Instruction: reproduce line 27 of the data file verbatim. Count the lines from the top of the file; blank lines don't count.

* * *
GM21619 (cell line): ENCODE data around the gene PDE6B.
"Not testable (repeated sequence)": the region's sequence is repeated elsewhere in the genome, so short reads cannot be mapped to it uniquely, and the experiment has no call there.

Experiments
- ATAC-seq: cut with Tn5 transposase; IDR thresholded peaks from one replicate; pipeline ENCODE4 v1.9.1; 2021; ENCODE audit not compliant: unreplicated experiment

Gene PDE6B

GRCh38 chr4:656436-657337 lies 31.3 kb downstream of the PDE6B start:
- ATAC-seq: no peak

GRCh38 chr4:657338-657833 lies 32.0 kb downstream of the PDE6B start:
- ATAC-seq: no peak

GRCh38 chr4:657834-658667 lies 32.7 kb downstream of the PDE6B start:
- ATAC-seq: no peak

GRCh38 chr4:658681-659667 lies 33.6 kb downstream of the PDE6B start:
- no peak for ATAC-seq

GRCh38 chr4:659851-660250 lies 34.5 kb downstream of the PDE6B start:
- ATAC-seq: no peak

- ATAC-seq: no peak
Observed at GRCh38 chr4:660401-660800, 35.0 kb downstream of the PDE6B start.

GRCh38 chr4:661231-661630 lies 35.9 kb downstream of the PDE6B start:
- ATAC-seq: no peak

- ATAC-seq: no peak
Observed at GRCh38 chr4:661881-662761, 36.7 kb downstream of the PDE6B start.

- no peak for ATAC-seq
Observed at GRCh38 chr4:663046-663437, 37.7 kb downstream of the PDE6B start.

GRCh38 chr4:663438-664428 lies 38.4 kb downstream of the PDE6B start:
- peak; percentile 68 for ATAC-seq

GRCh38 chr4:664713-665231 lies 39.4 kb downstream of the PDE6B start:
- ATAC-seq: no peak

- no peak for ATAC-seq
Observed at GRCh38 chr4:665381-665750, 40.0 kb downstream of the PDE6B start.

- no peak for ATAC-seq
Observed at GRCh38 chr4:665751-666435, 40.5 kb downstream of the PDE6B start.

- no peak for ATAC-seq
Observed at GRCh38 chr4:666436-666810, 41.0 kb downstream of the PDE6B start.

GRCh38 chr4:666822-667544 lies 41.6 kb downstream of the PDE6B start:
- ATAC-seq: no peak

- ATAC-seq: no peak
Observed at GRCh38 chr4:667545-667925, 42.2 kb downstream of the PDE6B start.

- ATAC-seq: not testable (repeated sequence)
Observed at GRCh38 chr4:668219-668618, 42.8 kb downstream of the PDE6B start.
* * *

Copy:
- ATAC-seq: no peak